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How NOT to Fix the Filibuster

While Democrats control the House, Senate, and the White House, their bold, progressive agenda is being hamstrung by the Senate filibuster. As the Senate’s rules exist today, Republicans in the Senate will still have the power to block every single progressive priority using a procedural tool called the filibuster, which requires at a minimum 60 votes to advance legislation. Historically used to uphold Jim Crow legislation, the filibuster is now being used by Republicans to stop widely-popular bills in their tracks, including democracy reform and climate change legislation.

In response, Democrats have explored various ways to reform the filibuster including changing the voting threshold, creating carve-outs, or resuming the use of the talking filibuster. While each of these options has merits, many of them do not go far enough to make the Senate a more functional governing body that effectively meets the needs of the people. The best pathway forward is the wholesale elimination of the filibuster. While there are other filibuster reforms on the table besides elimination, we cannot support any reform unless it allows the majority to move legislation to an up or down vote without potentially endless delays. Keep reading for more information on why some of these filibuster reforms will only continue to entrench us in our broken system.

For more information on why the filibuster is anti-democratic, read our filibuster explainer.

Filibuster Reforms and their Shortcomings

While some Senators have expressed a willingness to reform the filibuster instead of eliminating it, these reforms would continue to reduce the effectiveness of the Senate and obstruct Senate business from proceeding.

  • Reinstituting the “talking filibuster”

One of the more popular reforms on the table, reinstituting the talking filibuster, would require Senators to actually hold the floor and speak to delay legislation. If the filibustering Senators could not continue, the filibuster could be ended with a simple majority vote. Some Republicans like Senator Lindsey Graham have already said they would continue to use a talking filibuster to obstruct crucial reforms like H.R. 1, saying he would talk until he “fell over.” While this would make holding a filibuster more difficult, it would also completely grind all Senate business to a halt -- a disastrous proposition when we face a democratic crisis.

  • Creating filibuster exemptions

At different points, the Senate has done away with the filibuster in specific cases. Former Senate Majority Leader Harry Reid eliminated the filibuster for votes on lower-court judicial nominations back in 2013, and most recently, Mitch McConnell eliminated the filibuster for Supreme Court nominations in 2017. There has been discussion about eliminating the filibuster for voting rights and democracy issues, and while we think that’s a step in the right direction, we’d still face filibuster obstruction for all our other priority issues, like climate change and healthcare. The wholesale elimination of the filibuster is the best way to guarantee movement on ALL our priorities.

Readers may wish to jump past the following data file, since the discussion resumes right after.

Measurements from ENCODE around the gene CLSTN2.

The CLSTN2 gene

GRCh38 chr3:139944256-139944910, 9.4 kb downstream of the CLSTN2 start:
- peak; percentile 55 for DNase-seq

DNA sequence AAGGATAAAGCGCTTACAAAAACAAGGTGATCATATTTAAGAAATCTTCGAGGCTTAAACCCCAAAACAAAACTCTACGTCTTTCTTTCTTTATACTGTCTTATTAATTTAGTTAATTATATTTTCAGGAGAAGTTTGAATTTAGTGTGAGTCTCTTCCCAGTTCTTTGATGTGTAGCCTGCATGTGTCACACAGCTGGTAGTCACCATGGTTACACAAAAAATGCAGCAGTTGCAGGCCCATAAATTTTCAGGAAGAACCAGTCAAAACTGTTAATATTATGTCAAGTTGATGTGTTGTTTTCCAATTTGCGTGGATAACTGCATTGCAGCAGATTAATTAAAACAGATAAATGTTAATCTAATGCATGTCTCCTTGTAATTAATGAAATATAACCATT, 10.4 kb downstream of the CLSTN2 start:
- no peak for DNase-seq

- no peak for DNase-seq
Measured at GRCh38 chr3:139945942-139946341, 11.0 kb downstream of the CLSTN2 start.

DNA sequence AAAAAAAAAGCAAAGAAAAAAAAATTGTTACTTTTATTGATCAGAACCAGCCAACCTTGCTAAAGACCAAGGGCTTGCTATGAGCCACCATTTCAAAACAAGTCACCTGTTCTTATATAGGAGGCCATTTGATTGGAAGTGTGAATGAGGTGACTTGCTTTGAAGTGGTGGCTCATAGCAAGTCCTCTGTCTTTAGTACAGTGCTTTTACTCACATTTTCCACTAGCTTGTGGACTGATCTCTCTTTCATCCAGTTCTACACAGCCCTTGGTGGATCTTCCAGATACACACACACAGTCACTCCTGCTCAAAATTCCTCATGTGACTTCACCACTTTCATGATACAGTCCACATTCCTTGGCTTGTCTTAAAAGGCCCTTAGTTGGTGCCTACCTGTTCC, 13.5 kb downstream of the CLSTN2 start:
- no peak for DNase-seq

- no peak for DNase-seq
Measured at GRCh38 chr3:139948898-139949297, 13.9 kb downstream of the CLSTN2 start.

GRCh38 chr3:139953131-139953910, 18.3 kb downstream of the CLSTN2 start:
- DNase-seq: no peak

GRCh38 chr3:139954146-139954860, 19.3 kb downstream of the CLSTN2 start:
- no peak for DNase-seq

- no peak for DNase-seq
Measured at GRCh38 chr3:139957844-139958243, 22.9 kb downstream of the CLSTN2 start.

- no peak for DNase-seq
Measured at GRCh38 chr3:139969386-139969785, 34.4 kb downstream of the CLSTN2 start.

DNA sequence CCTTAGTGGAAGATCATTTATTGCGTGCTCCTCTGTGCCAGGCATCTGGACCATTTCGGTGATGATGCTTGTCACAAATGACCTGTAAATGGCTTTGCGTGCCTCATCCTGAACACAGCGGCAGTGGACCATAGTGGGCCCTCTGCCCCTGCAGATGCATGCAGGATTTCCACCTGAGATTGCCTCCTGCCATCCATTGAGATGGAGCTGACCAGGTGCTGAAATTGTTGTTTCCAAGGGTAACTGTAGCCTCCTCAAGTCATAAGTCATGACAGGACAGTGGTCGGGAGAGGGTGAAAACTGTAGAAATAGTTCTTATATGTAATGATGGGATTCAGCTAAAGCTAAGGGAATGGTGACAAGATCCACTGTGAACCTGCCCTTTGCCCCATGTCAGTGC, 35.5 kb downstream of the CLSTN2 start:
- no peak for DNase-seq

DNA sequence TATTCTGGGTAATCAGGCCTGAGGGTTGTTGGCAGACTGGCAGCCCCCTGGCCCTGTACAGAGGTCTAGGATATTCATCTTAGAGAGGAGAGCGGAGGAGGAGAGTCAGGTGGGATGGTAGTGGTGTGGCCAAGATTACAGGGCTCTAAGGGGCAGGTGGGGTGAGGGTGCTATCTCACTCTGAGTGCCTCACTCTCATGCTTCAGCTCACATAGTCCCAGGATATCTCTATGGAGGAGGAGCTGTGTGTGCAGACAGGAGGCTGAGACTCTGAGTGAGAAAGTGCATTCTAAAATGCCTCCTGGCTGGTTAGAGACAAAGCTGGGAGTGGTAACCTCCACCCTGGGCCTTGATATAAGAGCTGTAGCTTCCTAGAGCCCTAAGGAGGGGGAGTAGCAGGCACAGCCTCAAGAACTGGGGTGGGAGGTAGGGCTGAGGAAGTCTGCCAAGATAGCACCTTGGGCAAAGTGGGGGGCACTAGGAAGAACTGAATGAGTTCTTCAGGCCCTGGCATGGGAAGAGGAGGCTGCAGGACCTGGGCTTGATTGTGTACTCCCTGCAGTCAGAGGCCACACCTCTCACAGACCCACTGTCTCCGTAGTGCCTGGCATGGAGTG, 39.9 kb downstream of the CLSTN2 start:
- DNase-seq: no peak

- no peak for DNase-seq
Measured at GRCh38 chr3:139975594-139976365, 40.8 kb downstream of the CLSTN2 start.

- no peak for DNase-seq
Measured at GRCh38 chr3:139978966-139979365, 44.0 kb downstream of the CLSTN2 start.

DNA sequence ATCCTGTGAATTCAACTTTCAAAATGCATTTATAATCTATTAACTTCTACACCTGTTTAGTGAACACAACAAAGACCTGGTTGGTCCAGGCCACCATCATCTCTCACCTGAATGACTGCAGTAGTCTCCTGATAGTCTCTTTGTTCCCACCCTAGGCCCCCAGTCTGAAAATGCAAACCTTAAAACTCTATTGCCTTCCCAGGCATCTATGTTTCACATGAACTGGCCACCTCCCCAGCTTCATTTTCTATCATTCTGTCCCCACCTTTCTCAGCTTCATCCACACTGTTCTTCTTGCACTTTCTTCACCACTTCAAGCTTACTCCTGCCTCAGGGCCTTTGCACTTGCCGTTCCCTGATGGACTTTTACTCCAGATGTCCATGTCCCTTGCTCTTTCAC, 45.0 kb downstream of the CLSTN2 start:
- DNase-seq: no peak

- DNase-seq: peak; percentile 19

• Require 41 votes to continue debate.

This reform would flip the onus of the filibuster from the majority to the minority. Instead of requiring 60 Senators to end a filibuster, it would require 41 Senators to continue the filibuster. While this would force Senators in the minority to reckon with the pains and obstruction of the filibuster, the margins in the Senate are too slim to guarantee this would act differently in practice than the current filibuster.

  • Reducing the votes needed for cloture

Under this scenario, Senators could vote to lower the filibuster threshold from 60 votes to a lower number. Additionally, they could create a system that lowers the number of votes needed for cloture according to a certain schedule, “ratcheting” down the number of votes until it was just a simple majority vote. While this reform would allow us to pass legislation with smaller margins, or even a simple majority, it would still cause delays and obstruction in the Senate. The simplest solution is still to eliminate the filibuster.

  • Restore the “present and voting” standard

The Senate could restore the “present and voting” standard to 67 Senators from the current 60 Senators. The change would force Senators from both parties to stay by the floor or risk lowering the threshold to stop a filibuster. While this would make it more difficult for the minority to sustain the filibuster, it does not eliminate the threat of disruption.

But what if Republicans win back the Senate -- won’t they retaliate?

The hard truth is that Republicans have already retaliated and will find new ways to shred our democracy in the future, whether we get rid of the filibuster now or not. We need to take this chance while we have it, eliminate the filibuster, and pass substantial democracy reforms during this Congress. If we don’t, Democrats could lose the Senate for the next decade or even longer, despite getting millions more votes and representing millions more Americans than their Republican counterparts. Republicans have already undermined so many of our democratic institutions to tilt the playing field in their favor, including passing voter suppression bills throughout state legislatures and packing the courts to block progressive legislation. We only have one chance to get this right -- we cannot let the filibuster stand in the way.